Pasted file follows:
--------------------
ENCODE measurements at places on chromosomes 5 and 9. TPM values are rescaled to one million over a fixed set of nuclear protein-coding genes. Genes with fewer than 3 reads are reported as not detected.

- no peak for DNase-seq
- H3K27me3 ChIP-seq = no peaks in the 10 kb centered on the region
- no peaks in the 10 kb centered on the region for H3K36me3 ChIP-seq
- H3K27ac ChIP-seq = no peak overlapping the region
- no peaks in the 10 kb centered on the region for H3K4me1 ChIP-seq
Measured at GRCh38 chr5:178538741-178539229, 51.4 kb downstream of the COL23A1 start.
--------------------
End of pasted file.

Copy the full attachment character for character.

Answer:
ENCODE measurements at places on chromosomes 5 and 9. TPM values are rescaled to one million over a fixed set of nuclear protein-coding genes. Genes with fewer than 3 reads are reported as not detected.

- no peak for DNase-seq
- H3K27me3 ChIP-seq = no peaks in the 10 kb centered on the region
- no peaks in the 10 kb centered on the region for H3K36me3 ChIP-seq
- H3K27ac ChIP-seq = no peak overlapping the region
- no peaks in the 10 kb centered on the region for H3K4me1 ChIP-seq
Measured at GRCh38 chr5:178538741-178539229, 51.4 kb downstream of the COL23A1 start.